For a start, Sam is not Sam at all but some dark-haired variant hinted at in Lawrence Miles' Alien Bodies. In Miles' hands this was an interesting idea, a brief anomaly to be pondered over. In Blum and O rman's hands however she comes over exactly like the "older, wiser, more experienced" Sam they tried to create in Seeing I. Dark-haired Sam is unfortunately tedious and predictable. Fitz suffers in the same way... and he and D-H Sam getting it together is unbelievable. Good grief! How pointless.
Fitz changes from a slightly insecure but likeable male into some sort of obsessed shag-monster, alternating between dying for a smoke and lusting after anything female on two legs. Meanwhile D-H Sam--what with snogging the Doctor, sleeping with Fitz and agonising over her past and future--is a typical unstable, neurotic and angst-ridden female all too familiar from Orman's other novels. The Tardis too is made to suffer--like the reader--and the whole plot element about an alien collector of species and his Tardis-like specimen cabinet seemed to have been imported from another novel entirely. Add to this loads of techno-nonsense about bio-data and mythical creatures roaming San Francisco and you have a novel which goes nowhere, does nothing and ultimately bores the reader through too many disconnected pieces of information being thrown together.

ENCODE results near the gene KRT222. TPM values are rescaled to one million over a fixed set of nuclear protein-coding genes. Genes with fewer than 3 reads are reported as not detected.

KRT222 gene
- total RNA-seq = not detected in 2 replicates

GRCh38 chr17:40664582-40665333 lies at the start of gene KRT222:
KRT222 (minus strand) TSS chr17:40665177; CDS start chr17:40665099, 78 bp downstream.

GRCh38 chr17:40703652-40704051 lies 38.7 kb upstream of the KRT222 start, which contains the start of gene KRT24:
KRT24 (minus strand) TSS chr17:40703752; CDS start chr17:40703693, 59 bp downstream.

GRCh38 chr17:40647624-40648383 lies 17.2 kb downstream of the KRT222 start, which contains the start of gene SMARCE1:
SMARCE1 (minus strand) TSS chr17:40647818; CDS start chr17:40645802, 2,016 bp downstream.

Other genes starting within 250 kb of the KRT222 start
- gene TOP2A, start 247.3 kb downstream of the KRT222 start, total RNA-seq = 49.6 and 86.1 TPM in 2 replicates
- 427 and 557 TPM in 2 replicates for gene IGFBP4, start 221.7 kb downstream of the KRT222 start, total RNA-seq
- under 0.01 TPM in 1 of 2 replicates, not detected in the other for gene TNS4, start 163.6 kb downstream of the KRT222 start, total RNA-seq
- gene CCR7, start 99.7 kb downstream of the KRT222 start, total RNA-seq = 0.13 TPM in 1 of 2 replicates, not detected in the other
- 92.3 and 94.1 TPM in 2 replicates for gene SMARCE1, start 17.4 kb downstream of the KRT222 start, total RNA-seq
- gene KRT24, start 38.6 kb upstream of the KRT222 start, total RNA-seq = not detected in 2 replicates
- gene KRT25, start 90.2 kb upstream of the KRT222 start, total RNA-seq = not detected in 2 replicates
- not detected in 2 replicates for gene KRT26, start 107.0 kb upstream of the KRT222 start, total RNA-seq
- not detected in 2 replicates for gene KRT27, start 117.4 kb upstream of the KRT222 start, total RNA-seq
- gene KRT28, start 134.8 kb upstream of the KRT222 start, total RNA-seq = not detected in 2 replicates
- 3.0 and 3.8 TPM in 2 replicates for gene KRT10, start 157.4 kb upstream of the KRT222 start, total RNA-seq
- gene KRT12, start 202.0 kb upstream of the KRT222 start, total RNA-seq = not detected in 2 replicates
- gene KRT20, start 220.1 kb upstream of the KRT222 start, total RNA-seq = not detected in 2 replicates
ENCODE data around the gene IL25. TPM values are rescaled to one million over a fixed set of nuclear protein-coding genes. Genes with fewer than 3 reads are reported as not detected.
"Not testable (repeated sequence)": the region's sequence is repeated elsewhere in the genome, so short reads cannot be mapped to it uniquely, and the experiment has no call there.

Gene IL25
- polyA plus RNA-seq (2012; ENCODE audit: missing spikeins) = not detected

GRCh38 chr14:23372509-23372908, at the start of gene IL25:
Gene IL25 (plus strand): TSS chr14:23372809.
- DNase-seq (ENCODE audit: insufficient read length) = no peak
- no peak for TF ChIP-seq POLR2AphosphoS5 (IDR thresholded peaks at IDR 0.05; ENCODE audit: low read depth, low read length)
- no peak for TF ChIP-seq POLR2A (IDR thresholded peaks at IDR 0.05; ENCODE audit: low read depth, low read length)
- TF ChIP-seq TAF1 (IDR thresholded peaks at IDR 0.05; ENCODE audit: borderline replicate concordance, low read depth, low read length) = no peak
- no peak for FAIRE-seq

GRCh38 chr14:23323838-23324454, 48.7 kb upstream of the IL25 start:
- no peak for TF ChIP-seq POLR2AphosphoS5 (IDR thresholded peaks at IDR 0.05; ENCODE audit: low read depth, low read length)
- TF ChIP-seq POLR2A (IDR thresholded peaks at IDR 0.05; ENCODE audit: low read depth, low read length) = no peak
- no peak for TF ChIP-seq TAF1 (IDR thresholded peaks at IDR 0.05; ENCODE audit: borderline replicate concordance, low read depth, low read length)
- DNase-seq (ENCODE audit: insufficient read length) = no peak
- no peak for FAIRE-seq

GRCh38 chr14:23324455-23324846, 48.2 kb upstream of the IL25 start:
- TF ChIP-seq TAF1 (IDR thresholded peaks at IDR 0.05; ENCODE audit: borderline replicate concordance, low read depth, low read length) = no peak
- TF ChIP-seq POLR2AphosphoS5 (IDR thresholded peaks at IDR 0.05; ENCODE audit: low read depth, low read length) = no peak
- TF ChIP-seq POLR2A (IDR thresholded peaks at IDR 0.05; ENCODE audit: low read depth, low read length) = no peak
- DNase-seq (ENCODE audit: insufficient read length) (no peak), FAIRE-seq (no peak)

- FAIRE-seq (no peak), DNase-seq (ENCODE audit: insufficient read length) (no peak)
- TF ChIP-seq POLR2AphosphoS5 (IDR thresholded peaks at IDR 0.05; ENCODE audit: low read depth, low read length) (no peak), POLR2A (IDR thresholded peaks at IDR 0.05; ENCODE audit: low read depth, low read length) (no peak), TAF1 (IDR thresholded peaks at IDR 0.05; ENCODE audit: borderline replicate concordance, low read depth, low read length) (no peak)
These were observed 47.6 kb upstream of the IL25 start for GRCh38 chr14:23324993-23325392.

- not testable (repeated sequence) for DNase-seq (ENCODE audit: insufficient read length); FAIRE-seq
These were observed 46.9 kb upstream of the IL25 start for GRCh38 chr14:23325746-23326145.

A tremendous disappointment after the excellence of Dominion and Demontage. Let's have more books with single word titles that start with the letter "D"! --David J Howe